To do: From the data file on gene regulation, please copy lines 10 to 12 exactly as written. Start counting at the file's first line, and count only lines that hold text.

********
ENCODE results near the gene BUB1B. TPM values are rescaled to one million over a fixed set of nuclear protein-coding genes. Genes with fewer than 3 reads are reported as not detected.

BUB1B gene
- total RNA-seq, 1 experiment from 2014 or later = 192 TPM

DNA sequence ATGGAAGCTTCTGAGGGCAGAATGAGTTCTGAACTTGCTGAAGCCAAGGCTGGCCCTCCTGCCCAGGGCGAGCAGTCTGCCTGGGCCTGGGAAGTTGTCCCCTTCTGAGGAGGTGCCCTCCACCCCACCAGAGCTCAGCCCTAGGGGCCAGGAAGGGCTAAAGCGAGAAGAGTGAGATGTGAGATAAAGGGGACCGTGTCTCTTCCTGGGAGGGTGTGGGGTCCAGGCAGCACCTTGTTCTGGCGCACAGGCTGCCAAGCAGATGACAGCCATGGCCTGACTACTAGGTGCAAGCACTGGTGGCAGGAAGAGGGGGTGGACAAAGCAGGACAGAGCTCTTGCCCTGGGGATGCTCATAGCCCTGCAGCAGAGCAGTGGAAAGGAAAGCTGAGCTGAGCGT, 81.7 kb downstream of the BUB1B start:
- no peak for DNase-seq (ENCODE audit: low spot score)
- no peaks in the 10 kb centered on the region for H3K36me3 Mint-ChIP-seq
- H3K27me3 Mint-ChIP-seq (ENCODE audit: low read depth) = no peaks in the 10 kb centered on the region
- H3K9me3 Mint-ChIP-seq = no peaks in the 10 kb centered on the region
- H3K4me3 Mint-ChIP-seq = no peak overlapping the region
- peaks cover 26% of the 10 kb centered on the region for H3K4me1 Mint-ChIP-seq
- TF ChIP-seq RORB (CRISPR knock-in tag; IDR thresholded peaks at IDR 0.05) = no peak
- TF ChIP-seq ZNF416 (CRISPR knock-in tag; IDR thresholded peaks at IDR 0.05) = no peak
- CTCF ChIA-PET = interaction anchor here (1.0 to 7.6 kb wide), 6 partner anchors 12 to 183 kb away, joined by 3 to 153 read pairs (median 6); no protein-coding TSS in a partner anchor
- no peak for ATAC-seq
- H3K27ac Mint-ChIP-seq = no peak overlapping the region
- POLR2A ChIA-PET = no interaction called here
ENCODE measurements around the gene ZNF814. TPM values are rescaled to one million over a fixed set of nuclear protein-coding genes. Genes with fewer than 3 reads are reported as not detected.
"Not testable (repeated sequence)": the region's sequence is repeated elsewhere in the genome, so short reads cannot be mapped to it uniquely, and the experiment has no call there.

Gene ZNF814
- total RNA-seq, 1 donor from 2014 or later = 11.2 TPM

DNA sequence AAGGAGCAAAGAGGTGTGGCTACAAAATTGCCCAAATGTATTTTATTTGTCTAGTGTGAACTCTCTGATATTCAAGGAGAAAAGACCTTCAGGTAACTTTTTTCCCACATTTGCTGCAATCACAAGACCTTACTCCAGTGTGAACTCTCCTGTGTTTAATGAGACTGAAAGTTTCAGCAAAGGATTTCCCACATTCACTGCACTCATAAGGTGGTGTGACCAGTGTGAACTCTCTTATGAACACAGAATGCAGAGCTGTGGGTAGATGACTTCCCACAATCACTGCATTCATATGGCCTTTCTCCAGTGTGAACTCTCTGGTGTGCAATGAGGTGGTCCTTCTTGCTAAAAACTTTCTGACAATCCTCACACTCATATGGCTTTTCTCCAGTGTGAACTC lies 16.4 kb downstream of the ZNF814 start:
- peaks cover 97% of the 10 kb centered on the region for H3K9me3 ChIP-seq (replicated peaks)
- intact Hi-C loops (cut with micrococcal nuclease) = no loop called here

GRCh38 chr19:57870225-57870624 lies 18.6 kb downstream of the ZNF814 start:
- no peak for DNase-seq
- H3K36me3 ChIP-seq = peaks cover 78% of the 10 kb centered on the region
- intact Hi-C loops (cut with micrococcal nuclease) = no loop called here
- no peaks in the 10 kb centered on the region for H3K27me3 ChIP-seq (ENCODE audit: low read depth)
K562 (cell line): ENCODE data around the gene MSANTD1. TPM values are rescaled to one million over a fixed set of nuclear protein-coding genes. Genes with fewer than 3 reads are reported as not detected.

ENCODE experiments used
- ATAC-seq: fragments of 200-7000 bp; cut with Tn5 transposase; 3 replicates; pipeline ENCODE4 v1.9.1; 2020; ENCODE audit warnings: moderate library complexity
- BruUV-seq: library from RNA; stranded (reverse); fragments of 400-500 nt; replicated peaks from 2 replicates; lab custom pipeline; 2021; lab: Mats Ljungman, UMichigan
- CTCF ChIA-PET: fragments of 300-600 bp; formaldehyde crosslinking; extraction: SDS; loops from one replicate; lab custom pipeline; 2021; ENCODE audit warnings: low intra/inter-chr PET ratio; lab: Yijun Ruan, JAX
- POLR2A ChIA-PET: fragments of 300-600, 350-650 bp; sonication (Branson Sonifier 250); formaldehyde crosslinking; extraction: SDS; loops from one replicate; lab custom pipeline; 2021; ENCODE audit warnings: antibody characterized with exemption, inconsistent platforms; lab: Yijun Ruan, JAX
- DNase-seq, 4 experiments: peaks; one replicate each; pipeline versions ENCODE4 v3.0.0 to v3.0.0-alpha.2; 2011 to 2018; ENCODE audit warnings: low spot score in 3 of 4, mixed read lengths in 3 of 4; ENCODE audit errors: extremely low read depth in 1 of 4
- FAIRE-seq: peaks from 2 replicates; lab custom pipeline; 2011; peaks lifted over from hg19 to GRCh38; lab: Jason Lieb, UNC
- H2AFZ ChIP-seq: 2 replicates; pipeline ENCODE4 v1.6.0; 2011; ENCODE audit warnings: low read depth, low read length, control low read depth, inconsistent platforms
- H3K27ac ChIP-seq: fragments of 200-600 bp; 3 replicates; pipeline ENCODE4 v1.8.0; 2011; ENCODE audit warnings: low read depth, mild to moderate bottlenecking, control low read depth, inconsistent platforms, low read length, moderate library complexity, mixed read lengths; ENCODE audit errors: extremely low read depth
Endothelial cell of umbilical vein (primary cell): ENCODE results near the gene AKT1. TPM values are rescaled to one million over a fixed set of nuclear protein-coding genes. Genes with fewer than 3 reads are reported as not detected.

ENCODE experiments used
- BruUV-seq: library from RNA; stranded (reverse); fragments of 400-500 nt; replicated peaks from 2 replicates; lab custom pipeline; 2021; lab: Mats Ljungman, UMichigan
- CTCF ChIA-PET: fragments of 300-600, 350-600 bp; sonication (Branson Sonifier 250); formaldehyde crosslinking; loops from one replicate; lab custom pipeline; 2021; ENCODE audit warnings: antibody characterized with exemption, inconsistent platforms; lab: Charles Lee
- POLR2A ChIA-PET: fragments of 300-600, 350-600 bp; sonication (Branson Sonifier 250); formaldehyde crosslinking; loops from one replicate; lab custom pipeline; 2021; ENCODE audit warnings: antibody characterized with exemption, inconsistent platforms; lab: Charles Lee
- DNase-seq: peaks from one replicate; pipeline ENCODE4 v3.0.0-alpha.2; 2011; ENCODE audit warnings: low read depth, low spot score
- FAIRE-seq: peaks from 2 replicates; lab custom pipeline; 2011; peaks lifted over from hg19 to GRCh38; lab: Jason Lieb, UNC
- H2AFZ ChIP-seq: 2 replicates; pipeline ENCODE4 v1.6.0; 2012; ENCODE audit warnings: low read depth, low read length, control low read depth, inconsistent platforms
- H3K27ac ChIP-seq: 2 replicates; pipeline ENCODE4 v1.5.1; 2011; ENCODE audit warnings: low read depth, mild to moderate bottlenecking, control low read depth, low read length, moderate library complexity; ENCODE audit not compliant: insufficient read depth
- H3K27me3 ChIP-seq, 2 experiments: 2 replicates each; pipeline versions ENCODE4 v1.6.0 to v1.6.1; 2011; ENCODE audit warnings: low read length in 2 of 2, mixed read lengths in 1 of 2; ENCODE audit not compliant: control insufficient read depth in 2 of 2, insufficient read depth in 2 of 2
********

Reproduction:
- peaks cover 26% of the 10 kb centered on the region for H3K4me1 Mint-ChIP-seq
- TF ChIP-seq RORB (CRISPR knock-in tag; IDR thresholded peaks at IDR 0.05) = no peak
- TF ChIP-seq ZNF416 (CRISPR knock-in tag; IDR thresholded peaks at IDR 0.05) = no peak